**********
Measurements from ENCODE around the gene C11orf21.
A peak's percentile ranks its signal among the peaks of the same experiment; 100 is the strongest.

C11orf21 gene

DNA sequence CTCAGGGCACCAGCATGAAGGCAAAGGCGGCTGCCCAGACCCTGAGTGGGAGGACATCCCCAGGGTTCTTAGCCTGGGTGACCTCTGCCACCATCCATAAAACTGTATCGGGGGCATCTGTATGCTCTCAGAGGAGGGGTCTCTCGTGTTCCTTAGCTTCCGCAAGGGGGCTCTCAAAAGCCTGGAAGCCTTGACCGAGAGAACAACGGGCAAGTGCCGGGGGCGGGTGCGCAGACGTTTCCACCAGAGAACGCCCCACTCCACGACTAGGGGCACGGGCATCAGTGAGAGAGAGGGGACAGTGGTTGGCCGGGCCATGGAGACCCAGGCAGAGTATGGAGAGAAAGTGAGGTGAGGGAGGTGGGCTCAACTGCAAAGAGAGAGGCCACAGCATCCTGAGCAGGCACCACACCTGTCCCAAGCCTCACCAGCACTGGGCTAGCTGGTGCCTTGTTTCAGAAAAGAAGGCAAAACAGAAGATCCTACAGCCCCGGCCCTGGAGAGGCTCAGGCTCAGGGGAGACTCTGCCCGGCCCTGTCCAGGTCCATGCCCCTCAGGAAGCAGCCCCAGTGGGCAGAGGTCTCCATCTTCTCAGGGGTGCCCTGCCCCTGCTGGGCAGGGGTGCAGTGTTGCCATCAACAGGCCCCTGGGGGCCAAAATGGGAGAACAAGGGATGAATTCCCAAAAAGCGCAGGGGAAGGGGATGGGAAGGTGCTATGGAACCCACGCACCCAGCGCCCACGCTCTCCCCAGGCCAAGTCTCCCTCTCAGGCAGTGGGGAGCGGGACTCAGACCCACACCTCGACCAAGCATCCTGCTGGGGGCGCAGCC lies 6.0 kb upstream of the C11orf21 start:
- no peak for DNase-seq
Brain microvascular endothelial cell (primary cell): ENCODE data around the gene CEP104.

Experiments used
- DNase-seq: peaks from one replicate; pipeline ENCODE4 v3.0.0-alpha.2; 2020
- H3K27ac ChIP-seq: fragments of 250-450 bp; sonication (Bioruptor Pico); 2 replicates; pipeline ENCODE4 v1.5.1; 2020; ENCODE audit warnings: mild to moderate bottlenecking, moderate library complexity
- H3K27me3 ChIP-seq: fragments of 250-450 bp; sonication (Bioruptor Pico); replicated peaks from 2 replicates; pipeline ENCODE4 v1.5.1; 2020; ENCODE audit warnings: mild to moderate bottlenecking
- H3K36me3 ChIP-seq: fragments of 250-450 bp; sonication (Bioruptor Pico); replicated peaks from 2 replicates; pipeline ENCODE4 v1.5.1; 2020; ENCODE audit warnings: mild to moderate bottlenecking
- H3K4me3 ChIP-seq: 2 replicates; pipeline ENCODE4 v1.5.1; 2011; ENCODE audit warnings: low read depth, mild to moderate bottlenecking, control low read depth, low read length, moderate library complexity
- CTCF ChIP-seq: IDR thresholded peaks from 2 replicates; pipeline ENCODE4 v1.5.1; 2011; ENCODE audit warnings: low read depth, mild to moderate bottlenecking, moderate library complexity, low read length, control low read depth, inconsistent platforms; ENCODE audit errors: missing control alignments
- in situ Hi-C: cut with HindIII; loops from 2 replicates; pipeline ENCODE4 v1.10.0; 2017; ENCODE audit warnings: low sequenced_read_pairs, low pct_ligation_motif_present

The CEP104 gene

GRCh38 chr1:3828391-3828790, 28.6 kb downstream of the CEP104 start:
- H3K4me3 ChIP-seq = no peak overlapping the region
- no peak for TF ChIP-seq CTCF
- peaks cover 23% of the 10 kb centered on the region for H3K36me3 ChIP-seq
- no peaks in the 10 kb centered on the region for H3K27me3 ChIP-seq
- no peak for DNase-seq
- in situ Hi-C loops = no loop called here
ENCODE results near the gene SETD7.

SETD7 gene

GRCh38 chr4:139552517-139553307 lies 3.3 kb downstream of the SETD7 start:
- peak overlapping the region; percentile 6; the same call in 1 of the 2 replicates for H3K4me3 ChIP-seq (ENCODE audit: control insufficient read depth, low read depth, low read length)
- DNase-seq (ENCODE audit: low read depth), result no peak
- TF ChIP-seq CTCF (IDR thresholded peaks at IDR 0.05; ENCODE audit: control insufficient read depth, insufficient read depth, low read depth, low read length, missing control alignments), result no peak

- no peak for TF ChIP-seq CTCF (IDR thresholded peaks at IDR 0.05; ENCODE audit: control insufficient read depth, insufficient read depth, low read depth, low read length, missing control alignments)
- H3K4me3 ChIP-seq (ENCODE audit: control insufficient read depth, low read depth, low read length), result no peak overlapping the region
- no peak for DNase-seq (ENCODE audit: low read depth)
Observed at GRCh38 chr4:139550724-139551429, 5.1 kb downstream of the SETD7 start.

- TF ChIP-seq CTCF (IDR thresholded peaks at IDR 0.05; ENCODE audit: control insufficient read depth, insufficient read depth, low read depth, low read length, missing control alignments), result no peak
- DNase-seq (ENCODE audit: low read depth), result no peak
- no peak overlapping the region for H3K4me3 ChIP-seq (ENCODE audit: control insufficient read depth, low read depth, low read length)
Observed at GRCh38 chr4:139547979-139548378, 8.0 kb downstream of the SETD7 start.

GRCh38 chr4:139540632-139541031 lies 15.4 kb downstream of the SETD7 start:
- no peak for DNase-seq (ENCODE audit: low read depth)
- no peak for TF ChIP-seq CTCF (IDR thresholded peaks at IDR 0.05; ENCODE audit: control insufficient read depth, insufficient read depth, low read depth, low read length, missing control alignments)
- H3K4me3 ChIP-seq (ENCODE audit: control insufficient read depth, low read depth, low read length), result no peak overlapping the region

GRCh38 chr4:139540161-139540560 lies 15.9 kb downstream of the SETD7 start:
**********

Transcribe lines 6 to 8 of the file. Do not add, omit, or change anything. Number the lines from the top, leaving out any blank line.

Brain microvascular endothelial cell (primary cell): ENCODE data around the gene CEP104.

Experiments used
- DNase-seq: peaks from one replicate; pipeline ENCODE4 v3.0.0-alpha.2; 2020